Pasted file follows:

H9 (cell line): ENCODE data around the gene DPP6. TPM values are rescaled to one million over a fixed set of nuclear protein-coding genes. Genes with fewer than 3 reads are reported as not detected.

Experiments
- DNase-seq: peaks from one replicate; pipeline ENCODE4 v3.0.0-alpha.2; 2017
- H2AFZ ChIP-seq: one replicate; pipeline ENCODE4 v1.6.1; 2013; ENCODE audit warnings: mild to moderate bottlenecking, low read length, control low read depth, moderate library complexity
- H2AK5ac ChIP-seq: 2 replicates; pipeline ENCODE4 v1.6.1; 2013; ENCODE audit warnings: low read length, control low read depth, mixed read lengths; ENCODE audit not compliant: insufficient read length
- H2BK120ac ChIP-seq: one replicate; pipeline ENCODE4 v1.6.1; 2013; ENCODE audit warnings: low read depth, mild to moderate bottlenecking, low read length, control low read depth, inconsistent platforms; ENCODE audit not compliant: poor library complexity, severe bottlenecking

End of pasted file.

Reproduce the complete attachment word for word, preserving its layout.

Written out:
H9 (cell line): ENCODE data around the gene DPP6. TPM values are rescaled to one million over a fixed set of nuclear protein-coding genes. Genes with fewer than 3 reads are reported as not detected.

Experiments
- DNase-seq: peaks from one replicate; pipeline ENCODE4 v3.0.0-alpha.2; 2017
- H2AFZ ChIP-seq: one replicate; pipeline ENCODE4 v1.6.1; 2013; ENCODE audit warnings: mild to moderate bottlenecking, low read length, control low read depth, moderate library complexity
- H2AK5ac ChIP-seq: 2 replicates; pipeline ENCODE4 v1.6.1; 2013; ENCODE audit warnings: low read length, control low read depth, mixed read lengths; ENCODE audit not compliant: insufficient read length
- H2BK120ac ChIP-seq: one replicate; pipeline ENCODE4 v1.6.1; 2013; ENCODE audit warnings: low read depth, mild to moderate bottlenecking, low read length, control low read depth, inconsistent platforms; ENCODE audit not compliant: poor library complexity, severe bottlenecking